Interview with Tom Porter

ED- The Eerie Digest has been breaking new ground recently into music and the Arts. This is true of many new production companies who have produced films and programs not on entertainment, but for a different purpose. Tom Porter is such a producer and his programs center on Animal Protection. Tom, you are the Director of Feed The Minds, Incorporated which was founded in 1997. What is the purpose behind this production?

TP- Feed The Minds, Inc. is the name of my non-profit corporation that I created as a legal entity to produce my educational and nature documentaries and entertainment projects under. I wanted a name that was broad enough to encompass a wide variety of projects under. My first corporation was named the Wildlife Foundation but the name was not broad enough to include my theatrical projects and it really was not a foundation.ED- You are also the producer behind Animal Consciousness. What is the connection between the two programs ?

TP- ‘Animal Consciousness, People Helping Animals, People Helping the Planet’ is the name of the television series and Feed the Minds in the name of the production company. Just as Stephen Spielberg produces a film as ET or Schindler’s List, his production company is Dream Works.

ED- You originally worked with the Animal Education Center in Los Angeles. Please tell us about this time in your life and how it shaped your commitment for your programs.

TP- Along with a wide variety of animals, one of my jobs was bringing snakes into the classroom, and I was very afraid of snakes. But what I found is that I feel in love with the snakes, especially the garter snakes. I would look into their eyes and watch them breath and found that I had a connection, empathy, love, and concern for their well being. They were very delicate and fragile and even affectionate and they seemed very vulnerable. I realized that I had a misconception about snakes and that many other people have similar misconceptions about spiders, sharks, wolves, vultures, insects and other animals that people have phobias about. I have a campaign to save U.S. laboratory chimpanzees and a woman, who I was discussing this issue with, said she hated chimpanzees and thought they were disgusting; Unfortunately she would not listen and closed her mind. It is hard to change someone beliefs about animals, you cannot force a person to care or to love. We have to be patient. I often feel I move inch by inch while my innocent creatures suffer, but I hope the world is headed in the right direction.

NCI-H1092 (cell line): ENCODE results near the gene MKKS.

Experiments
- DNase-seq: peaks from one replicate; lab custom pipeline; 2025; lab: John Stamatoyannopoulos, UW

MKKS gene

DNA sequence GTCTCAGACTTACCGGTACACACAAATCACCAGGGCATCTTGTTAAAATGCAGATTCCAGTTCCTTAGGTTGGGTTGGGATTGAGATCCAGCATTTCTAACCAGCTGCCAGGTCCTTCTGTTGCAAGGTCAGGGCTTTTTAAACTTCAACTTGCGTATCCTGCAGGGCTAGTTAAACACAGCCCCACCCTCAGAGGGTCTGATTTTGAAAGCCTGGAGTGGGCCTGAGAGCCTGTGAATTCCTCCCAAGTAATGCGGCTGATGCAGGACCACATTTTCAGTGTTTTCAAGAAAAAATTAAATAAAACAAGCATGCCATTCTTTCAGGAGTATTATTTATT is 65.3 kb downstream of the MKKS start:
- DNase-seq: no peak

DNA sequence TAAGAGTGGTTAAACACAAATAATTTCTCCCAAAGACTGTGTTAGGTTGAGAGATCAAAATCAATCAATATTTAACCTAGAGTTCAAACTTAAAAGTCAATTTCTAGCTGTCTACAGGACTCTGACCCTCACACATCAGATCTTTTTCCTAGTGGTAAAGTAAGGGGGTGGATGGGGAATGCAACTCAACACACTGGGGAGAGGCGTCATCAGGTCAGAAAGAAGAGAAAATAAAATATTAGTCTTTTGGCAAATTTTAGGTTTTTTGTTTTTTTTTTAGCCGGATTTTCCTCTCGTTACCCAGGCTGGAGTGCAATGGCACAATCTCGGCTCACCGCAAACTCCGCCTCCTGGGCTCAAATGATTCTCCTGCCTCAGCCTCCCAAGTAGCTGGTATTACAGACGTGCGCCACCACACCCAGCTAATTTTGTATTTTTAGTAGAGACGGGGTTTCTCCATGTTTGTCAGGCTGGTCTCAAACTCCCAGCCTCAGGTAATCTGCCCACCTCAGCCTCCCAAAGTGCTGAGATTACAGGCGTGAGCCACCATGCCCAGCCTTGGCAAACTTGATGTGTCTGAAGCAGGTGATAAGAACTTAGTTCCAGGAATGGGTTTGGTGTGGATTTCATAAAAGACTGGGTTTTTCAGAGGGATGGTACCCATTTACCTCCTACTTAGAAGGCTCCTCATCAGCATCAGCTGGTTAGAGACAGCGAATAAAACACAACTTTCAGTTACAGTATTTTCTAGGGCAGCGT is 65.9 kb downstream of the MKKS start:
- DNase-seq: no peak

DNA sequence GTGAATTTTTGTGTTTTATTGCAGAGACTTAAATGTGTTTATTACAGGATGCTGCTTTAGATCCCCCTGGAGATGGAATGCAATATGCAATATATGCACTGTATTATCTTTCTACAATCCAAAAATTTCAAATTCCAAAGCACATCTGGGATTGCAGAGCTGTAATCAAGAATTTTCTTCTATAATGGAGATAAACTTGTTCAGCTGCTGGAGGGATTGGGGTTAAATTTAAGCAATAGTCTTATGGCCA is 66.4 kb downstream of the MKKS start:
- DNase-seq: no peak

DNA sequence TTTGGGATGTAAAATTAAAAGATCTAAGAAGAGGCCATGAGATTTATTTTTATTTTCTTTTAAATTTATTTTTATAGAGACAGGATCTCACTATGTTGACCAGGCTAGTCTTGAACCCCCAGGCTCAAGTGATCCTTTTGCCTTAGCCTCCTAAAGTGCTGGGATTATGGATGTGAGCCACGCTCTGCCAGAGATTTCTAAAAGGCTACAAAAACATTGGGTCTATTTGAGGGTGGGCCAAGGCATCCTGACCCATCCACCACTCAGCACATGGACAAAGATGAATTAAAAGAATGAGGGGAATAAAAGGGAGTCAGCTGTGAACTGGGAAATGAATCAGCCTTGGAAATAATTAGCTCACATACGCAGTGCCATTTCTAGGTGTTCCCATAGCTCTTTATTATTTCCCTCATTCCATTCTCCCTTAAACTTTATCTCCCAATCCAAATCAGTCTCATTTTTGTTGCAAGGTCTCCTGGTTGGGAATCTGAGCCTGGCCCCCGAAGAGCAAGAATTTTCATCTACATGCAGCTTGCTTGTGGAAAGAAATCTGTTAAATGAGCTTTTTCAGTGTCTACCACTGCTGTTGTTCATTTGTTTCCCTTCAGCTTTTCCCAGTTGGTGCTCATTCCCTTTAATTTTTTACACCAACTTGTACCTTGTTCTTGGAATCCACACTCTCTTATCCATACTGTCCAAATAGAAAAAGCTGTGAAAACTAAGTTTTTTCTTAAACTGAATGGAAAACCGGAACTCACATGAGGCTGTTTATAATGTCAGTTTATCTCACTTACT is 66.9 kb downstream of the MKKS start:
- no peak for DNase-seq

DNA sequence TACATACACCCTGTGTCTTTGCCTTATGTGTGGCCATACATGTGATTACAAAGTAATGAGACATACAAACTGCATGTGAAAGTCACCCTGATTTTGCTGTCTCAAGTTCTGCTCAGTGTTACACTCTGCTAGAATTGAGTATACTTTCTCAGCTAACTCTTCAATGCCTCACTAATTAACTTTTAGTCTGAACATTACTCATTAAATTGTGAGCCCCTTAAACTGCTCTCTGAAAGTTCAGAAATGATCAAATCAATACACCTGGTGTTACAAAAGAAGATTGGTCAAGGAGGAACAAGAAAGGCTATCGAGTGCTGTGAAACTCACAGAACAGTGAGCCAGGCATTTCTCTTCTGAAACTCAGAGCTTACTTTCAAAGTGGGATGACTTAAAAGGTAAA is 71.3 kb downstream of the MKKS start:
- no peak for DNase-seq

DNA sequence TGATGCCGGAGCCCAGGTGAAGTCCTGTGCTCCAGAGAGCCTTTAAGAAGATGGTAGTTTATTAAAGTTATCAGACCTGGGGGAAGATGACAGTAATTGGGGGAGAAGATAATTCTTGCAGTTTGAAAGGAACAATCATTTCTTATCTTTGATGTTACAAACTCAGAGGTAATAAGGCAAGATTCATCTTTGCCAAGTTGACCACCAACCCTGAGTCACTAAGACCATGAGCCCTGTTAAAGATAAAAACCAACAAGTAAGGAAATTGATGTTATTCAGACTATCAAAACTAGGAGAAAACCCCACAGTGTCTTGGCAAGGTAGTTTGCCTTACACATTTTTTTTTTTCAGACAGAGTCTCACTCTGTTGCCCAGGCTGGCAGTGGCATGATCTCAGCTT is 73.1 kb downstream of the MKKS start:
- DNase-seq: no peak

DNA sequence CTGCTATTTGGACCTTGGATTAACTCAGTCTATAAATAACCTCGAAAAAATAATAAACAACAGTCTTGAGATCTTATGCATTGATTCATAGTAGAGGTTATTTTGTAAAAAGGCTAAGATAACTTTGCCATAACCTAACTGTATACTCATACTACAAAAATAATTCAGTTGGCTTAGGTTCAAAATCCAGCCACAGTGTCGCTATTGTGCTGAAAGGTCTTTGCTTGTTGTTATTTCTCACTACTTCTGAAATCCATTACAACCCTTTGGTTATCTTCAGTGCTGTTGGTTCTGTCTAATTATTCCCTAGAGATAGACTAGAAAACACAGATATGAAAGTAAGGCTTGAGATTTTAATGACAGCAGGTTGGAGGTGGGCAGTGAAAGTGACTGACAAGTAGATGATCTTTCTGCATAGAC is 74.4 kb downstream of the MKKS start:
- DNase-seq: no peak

ED- Tell our readers about Animal Acres and the purpose behind it.

TP- Animal Acres is a Los Angeles farmed animal sanctuary and compassionate learning center dedicated to rescuing and protecting farmed animals through rescue, education, and advocacy efforts. Animal Acres is located on a beautiful 26 acre hacienda ranch, just 45 minutes from Hollywood. They encourage people to visit, become involved in Animal Acres, to help create a more compassionate world for ALL. Animal Acres promotes vegetarianism and vegans, Paul McCartney and Ellen Degeneres are vegetarians. Recently ex-McDonalds lover President Clinton became a vegetarian to lose weight and lately lost over 20 pounds for his daughter’s wedding. Being a vegetarian is a lot more fun than ever before, since you can choose different healthy cuisines from all over the world. More and more people are becoming vegetarians and vegans for health, ethical and spiritual reasons, it is also easier on the planet because it takes far less energy and water to eat vegetables than it does to produce livestock for meat. Factory farmed animals also have antibiotics, pesticides and growth hormones in their flesh as well as other side effects.

ED- Two of your original programs were ‘John Olguin’s Guide to Whale Watching’ and ‘Tea with Michael Raye’ aired on P.B.S. . Describe these projects for our readership.

TP- ‘John Olguin’s Guide to Whale Watching’ was a culmination of several years work with The Cabrillo Aquarium, The American Cetacean Society, John Olguin, Bill Samaras, whales and dolphins. I put everything I learned and my best videography of my several trips to Mexico, San Ignacio Lagoon, Sea of Cortez and local whale watching trips into an educational documentary about whales and dolphins. San Ignacio is the home of the friendly whales where I was able to pet and even kiss a whale. Whales breach out of the water and anyone with a camera can get incredible shots. I produced the cult comedy cable classic, ‘Tea With Michael Raye’ for several years. My brother David Porter, his best friend actor, writer Larry Luntsford and business/writing partner and British actor Michael Raye were all comedians and since I had a background in video production we all created an interview talk show with crazy characters. The program developed over the years and became a local cult cable show in Los Angeles. We won several awards and got write ups in Variety and the Hollywood Reporter and got a couple of Cable TV deals. Unfortunately the host Michael Raye and David Porter both passed away recently. Michael was a great humanitarian, who helped the Hollywood homeless, rescued cats and was a vegan.

ED- You are currently putting together a second episode relating to the Marine Mammal Care Center in San Pedro. Please tell us about this project and the message behind it.